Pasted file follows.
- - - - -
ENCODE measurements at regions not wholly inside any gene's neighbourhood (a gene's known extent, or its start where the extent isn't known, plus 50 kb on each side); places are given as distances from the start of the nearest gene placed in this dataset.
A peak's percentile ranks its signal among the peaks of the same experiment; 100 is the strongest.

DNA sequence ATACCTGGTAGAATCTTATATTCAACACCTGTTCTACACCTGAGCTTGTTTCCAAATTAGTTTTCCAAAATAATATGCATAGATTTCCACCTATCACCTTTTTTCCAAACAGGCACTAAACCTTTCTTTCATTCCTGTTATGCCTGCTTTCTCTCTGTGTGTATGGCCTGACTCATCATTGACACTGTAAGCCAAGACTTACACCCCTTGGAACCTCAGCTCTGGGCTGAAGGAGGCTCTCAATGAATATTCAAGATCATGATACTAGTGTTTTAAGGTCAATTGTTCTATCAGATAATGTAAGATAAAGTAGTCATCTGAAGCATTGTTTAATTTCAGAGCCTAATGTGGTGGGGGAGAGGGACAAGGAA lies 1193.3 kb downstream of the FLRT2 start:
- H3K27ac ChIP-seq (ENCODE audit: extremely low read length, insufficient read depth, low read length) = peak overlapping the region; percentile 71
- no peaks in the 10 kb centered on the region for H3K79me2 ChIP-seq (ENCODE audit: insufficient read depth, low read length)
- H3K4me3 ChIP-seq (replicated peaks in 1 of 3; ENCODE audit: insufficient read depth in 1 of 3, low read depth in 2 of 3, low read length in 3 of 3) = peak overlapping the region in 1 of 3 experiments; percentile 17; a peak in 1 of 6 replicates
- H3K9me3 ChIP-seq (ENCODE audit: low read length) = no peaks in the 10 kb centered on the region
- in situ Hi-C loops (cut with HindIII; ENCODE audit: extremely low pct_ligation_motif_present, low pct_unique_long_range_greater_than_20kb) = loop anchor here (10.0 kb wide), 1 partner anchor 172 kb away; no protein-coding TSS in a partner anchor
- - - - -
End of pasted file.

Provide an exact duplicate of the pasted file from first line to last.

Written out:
ENCODE measurements at regions not wholly inside any gene's neighbourhood (a gene's known extent, or its start where the extent isn't known, plus 50 kb on each side); places are given as distances from the start of the nearest gene placed in this dataset.
A peak's percentile ranks its signal among the peaks of the same experiment; 100 is the strongest.

DNA sequence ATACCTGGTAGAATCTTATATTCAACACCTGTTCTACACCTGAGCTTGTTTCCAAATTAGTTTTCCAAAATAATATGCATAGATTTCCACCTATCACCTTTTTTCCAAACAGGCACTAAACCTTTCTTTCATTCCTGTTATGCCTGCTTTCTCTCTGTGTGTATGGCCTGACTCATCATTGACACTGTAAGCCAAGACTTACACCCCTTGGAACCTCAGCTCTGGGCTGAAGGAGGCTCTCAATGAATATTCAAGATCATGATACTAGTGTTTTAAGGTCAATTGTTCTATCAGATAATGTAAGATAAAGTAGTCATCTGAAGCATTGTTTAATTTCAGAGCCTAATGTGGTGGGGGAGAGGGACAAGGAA lies 1193.3 kb downstream of the FLRT2 start:
- H3K27ac ChIP-seq (ENCODE audit: extremely low read length, insufficient read depth, low read length) = peak overlapping the region; percentile 71
- no peaks in the 10 kb centered on the region for H3K79me2 ChIP-seq (ENCODE audit: insufficient read depth, low read length)
- H3K4me3 ChIP-seq (replicated peaks in 1 of 3; ENCODE audit: insufficient read depth in 1 of 3, low read depth in 2 of 3, low read length in 3 of 3) = peak overlapping the region in 1 of 3 experiments; percentile 17; a peak in 1 of 6 replicates
- H3K9me3 ChIP-seq (ENCODE audit: low read length) = no peaks in the 10 kb centered on the region
- in situ Hi-C loops (cut with HindIII; ENCODE audit: extremely low pct_ligation_motif_present, low pct_unique_long_range_greater_than_20kb) = loop anchor here (10.0 kb wide), 1 partner anchor 172 kb away; no protein-coding TSS in a partner anchor